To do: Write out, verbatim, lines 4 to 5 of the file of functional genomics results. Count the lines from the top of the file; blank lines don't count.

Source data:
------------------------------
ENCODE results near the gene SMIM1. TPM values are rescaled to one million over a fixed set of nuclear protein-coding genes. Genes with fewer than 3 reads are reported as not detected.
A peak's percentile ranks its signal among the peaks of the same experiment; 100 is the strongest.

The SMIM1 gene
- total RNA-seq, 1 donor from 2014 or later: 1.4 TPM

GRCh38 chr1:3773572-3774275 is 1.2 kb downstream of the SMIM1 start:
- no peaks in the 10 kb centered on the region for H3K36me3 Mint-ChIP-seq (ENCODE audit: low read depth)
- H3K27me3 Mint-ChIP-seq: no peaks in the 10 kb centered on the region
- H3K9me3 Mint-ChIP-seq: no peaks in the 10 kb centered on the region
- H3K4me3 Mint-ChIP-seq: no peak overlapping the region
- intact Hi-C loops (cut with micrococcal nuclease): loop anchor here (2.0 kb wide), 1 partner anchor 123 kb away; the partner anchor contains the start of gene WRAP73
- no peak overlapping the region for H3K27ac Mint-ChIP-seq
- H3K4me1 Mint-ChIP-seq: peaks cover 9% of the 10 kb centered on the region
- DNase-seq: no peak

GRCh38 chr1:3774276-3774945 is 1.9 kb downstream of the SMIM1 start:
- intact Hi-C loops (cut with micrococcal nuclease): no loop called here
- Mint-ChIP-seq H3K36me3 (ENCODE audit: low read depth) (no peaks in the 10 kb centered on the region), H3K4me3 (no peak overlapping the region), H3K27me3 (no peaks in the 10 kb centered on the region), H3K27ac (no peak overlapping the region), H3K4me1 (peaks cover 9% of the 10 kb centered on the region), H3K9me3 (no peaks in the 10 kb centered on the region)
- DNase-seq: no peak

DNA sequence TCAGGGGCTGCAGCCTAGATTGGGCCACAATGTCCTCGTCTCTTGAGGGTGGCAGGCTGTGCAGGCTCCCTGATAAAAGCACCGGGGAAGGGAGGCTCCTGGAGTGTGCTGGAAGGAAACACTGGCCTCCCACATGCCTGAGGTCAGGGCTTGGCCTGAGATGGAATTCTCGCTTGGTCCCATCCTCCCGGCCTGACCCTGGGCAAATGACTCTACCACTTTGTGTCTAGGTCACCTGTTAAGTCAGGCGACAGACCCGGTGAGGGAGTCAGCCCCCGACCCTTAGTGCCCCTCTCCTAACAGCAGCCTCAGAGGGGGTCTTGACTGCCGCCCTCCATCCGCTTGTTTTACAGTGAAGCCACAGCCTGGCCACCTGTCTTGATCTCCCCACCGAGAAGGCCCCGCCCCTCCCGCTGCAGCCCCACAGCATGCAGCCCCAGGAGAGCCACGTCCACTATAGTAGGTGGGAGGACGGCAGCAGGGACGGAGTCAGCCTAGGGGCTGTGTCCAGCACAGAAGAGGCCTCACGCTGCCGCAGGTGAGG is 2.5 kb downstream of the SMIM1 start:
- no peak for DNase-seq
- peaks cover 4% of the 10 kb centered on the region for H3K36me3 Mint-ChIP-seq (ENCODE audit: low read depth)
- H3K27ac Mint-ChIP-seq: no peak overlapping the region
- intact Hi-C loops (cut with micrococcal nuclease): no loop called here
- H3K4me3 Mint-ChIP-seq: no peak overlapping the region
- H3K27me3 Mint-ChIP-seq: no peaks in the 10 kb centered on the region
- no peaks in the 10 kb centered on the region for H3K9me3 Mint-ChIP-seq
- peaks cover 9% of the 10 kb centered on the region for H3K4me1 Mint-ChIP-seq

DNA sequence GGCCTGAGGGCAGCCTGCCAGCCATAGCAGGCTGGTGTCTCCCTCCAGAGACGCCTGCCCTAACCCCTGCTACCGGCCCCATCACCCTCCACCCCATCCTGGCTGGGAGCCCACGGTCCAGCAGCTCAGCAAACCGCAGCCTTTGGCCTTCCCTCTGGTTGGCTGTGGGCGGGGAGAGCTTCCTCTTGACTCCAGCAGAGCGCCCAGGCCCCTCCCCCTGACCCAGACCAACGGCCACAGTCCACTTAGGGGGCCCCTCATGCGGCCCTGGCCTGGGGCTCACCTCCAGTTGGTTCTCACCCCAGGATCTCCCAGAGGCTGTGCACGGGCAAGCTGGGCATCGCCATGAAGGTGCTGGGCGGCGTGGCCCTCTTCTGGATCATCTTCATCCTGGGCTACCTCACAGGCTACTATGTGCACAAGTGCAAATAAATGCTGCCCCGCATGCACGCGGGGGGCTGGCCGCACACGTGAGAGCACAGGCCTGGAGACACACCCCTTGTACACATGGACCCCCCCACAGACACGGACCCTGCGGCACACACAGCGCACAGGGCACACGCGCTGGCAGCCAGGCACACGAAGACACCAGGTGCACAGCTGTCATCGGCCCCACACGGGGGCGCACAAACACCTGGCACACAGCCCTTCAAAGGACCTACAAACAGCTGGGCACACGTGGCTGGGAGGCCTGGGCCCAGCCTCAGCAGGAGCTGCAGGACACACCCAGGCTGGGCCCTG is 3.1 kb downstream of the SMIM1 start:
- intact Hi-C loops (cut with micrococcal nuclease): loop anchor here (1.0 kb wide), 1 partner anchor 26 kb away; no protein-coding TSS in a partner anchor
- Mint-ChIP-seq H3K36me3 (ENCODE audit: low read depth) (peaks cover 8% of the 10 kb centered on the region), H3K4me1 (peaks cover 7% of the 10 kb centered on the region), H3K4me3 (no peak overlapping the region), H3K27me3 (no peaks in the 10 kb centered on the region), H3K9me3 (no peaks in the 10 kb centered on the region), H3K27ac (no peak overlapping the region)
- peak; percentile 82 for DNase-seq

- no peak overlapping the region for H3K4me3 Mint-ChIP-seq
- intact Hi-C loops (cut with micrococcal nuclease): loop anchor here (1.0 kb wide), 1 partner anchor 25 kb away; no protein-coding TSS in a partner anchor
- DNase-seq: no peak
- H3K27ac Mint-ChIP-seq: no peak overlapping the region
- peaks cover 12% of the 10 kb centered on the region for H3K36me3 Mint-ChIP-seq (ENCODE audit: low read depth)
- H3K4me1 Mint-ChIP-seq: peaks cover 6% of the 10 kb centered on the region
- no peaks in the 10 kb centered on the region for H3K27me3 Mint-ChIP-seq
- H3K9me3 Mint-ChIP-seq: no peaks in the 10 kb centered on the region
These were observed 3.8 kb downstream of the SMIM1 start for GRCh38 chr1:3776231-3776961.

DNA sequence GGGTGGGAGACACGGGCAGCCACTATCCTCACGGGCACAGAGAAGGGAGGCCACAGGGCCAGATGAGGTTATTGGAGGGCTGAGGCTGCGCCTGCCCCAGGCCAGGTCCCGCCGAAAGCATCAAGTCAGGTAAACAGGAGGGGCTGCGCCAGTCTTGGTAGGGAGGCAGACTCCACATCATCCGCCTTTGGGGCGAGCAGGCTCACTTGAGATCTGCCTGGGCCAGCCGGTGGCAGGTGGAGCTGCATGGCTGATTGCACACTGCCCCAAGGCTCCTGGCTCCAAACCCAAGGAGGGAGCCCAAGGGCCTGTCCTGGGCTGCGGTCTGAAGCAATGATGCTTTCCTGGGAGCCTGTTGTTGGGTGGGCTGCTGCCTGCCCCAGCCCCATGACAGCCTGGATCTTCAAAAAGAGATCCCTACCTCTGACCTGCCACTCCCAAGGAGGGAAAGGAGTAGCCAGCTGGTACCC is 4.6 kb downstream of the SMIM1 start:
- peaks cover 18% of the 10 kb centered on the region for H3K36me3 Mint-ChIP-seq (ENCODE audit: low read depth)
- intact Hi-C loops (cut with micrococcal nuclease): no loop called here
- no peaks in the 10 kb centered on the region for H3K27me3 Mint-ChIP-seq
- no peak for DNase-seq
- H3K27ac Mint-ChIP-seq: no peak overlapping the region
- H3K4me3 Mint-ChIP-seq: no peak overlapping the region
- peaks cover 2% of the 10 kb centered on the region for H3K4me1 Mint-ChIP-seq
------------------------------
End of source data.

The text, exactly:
- total RNA-seq, 1 donor from 2014 or later: 1.4 TPM

GRCh38 chr1:3773572-3774275 is 1.2 kb downstream of the SMIM1 start: